If all data are available, there is a graph for each of the basic quantities: density \(\rho\), specific heat capacity \(c\), thermal conductivity \(\lambda\), dynamic viscosity \(\mu\), saturation pressure \(p_\text{sat}\), and freezing temperature \(T_\text{freeze}\). These graphs show data points in dark blue, the fitted function from CoolProp as a red line and the relative error in light blue dots. Note that the relative error uses the ordinate on the right hand side while the other two data series refer to the axis on the left hand side. In case of a solution, these graphs refer to a given concentration that typically lies in the middle of the allowed range. Dashed red lines indicate the limits in terms of concentration as well as the freezing temperature.

## Thermodynamics of Incompressible Fluids¶

For an incompressible fluid, the specific at constant volume and at constant pressure are the same allowing us to drop the subscripts, \(c_p=c_v=c\). Using temperature \(T\) and pressure \(p\) as state variables, we can simplify the normal thermodynamic relation as described below. working with brines and mixtures, the concentration \(x\) has to be considered as well. Following the same approach as for the compressible fluids, we regard mixtures with different compositions as independent fluids. This should be kept in mind when comparing properties for different compositions. Setting the reference state for one composition will always affect all fluids consisting of the same components.

Note

The internal routines for the incompressibles were updated 2015-02-10, the documentation is not fully updated. We are going to add the new equation as soon as possible, probably mid-March 2015. Please be patient.

According to Melinder [3] and Skovrup [4], using a centred approach for the independent variables enhances the fit quality. Therefore, all solutions have a base temperature and concentration in the original works as well as in CoolProp: \(x_\text{in} = x - x_\text{base}\) and \(T_\text{in} = T - T_\text{base}\), this technique does not affect the calculation of the derived quantity internal energy since the formula contains temperature differences. However, integrating \(c(x_\text{in},T_\text{in})T_\text{in}^{-1}dT_\text{in}\) for the entropy requires some changes due to the logarithm.

Warning

You must **not** use the base temperature \(T_\text{base}\)
as reference temperature for your thermodynamic states. This will lead to an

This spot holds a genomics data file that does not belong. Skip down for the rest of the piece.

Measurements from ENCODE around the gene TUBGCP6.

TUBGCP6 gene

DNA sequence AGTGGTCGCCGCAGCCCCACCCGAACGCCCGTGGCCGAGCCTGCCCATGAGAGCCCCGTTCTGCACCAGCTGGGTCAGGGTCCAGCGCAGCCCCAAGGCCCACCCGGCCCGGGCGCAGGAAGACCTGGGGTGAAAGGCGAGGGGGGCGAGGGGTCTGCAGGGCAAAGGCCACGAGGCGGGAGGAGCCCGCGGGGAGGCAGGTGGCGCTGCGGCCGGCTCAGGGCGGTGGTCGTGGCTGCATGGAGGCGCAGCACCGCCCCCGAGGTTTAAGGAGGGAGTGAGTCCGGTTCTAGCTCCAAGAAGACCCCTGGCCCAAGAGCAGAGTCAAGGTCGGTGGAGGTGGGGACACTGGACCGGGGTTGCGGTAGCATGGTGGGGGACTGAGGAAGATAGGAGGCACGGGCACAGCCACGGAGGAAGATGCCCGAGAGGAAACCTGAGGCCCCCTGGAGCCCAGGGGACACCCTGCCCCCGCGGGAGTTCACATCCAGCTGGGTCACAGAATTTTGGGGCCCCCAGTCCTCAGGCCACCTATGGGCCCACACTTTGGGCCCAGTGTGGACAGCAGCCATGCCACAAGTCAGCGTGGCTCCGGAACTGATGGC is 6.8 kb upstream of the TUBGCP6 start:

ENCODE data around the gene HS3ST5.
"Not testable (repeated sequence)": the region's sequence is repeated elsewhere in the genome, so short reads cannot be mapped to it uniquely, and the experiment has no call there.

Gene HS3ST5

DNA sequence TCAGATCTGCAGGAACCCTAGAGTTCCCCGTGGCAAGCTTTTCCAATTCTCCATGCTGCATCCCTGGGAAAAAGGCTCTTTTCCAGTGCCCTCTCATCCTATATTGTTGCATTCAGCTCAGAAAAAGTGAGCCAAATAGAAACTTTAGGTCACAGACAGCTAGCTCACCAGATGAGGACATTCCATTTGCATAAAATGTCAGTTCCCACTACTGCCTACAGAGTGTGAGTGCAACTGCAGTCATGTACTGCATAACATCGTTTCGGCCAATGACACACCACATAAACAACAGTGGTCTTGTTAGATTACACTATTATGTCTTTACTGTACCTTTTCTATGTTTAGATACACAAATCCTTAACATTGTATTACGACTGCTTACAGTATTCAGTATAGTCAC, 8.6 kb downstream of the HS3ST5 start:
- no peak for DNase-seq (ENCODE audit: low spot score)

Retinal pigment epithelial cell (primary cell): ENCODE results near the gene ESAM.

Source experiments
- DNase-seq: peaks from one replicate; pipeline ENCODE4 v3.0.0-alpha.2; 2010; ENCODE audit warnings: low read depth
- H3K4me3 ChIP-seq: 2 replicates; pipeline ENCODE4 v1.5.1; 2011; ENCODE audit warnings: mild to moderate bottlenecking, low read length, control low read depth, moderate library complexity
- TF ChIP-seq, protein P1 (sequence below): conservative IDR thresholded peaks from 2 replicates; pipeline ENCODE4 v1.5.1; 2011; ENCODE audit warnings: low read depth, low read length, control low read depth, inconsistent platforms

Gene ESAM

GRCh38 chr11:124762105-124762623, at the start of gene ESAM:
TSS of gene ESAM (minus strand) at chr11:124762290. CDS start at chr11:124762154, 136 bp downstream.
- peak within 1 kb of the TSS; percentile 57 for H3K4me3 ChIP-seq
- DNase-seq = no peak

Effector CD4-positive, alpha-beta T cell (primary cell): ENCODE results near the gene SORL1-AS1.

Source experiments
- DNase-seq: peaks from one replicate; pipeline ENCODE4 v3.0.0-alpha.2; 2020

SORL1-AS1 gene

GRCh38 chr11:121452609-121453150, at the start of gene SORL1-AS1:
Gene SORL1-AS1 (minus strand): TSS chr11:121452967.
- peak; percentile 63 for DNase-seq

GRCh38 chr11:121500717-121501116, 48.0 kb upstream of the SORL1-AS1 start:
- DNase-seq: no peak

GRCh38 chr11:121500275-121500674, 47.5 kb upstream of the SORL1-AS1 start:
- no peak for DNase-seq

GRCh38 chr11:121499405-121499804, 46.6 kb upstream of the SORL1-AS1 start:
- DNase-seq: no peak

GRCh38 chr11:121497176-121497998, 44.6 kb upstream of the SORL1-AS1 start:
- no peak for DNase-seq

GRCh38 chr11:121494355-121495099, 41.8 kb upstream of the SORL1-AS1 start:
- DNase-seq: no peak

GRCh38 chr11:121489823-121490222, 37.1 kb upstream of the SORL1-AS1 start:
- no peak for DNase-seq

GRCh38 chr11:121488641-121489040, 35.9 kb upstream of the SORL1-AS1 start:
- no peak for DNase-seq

error caused by a division by zero during the integration carried out to
obtain the entropy.

To structure the problem, we introduce a variable \(f(j,T)\), which will be expressed by a third sum. As a first step for simplification, one has to expand the the binomial \((T-T_{base})^n\) to a series. Only containing \(j\) and \(T\), \(f\) is independent from \(x_\text{in}\) and can be computed outside the loop for enhanced computational efficiency. An integration of the expanded binomial then yields the final factor \(F\) to be multiplied with the other coefficients and the concentration.

## Equations¶

There are only four different equations used to calculate the thermophysical properties of incompressible fluids in CoolProp:

Only the last two are suitable for mixtures with the input parameter \(x\) denoting the fraction of component other than water. Following the works of Melinder [3] and Skovrup [4], the exponents for the polynomials are arranged in a triangular matrix to avoid overfitting. These conditions satisfy \(0 \leq i \leq n\), \(0 \leq j \leq m\) and \(i + j \leq \max(n,m)\). It is only for the freezing temperature calculation that the implemented procedures differ from what is presented in Melinder’s book [3]. Freezing temperature is only a function of concentration and the dependency on the fluid temperature has been removed. For mixtures, \(m=5\) and \(n=3\) are assigned as default values. Omitting the composition term with \(n=0\) yields the pure fluid formulations for which we selected \(l=1\) and \(m=4\).